Gregory took a previously deserted street, set up shop, and now it’s a bustling, charming little rue with a seafood shop where the fish is purchased directed from the fisherman, an excellent butcher, and a vegetable shop that has bins of things that you rarely see in Paris, from gorgeous (and giant) citrons from Corsica to leafy greens like dinosaur kale, and crates of curious root vegetables – parsley roots, tiny celeriac, and something else that I forgot the name of, but went by a Latin name that I never heard of before. (So, of course, I want to try it – whatever it was.) I was tempted to pick up a bag of the bright-yellow, smooth quince that were no larger than tennis balls, until I realized how much peeling would be involved. So I put them back.

Bacon

His other talent, which is perhaps the most profound – and rather challenging, is that he’s great at taking American flavors and using French products, making them appeal to the French palate. This is obvious when you bite into a sandwich at Frenchie To Go, a take-out place with a few stools for those who want to eat & run.

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Le Mary Celeste

spiced cucumbers

The cocktail resurgence has hit Paris big-time (and it’s hit me too), and the team who created Candelaria and Glass, two of my favorite places in Paris, have another hit on their hands with Le Mary Celeste. This corner bar in the Marais is named after a ship in the nineteenth century that left New York and was later found adrift and abandoned. No one ever found out what happened to the crew, who left all their personal belongings and valuables behind, but the boat was also found fully stocked with barrels of alcohol.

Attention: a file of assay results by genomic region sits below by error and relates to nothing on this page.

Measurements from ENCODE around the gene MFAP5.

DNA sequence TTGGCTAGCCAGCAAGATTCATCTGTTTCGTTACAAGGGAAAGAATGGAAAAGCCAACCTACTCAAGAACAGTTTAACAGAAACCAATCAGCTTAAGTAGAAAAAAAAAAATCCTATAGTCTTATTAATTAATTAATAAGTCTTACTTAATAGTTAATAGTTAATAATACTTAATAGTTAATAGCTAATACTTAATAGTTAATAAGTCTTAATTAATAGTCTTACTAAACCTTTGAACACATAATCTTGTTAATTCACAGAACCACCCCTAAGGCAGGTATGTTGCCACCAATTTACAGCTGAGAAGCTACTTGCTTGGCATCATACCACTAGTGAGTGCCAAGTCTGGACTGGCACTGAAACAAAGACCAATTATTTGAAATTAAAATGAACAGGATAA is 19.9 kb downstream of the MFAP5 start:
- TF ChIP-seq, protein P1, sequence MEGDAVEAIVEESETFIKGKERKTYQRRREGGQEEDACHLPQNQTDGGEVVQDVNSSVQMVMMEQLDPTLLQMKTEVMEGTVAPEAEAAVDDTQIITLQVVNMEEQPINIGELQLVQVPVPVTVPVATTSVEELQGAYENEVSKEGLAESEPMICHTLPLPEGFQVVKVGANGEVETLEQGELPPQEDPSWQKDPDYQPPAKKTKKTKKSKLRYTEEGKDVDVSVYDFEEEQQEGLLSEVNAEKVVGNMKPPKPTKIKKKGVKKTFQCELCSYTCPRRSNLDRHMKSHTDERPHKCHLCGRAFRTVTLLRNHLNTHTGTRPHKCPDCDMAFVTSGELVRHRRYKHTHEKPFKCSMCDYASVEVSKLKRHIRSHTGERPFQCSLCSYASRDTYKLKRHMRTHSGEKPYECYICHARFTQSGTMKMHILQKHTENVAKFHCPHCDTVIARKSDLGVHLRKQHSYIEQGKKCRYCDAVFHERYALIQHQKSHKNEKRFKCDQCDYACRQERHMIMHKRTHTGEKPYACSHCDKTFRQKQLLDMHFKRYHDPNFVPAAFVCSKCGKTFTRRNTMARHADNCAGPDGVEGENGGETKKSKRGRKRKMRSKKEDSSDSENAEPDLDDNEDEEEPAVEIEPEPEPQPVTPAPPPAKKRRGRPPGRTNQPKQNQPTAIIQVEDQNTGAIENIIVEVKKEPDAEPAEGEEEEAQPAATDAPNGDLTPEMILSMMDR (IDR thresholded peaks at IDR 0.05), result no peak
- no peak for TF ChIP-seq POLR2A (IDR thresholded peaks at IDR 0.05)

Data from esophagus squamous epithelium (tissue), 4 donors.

Le Mary Celeste cocktail - Rain Dog

I don’t think many – or any – of those barrels landed in Paris, although there is no shortage of things to drink around here. Wine has historically been the drink of choice, although beer seems to have overtaken les vins in popularity judging from all the young people drinking pints in cafés. But gaining traction are cocktails of quality.

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Freddie’s Deli

Pastrami at Freddie's

Parisians have been welcoming an influx of foods coming from a few unexpected shores for a number of years now – tacos, hamburgers, tortillas, banh mi in mobile form, and now, pastrami. I’ve never seen anyone with a more far-away look of longing than my French partner after recounting a giant pastrami sandwich in New York, piled high on soft rye bread. On a tip a few years ago, someone sent us to Coffee Parisien for his fix. And he was so irked with the thin, wan slices of pastrami between the bread that he walked over to the kitchen and told them they were doing it all wrong. (And now you know why I have to be on my toes around here all the time!)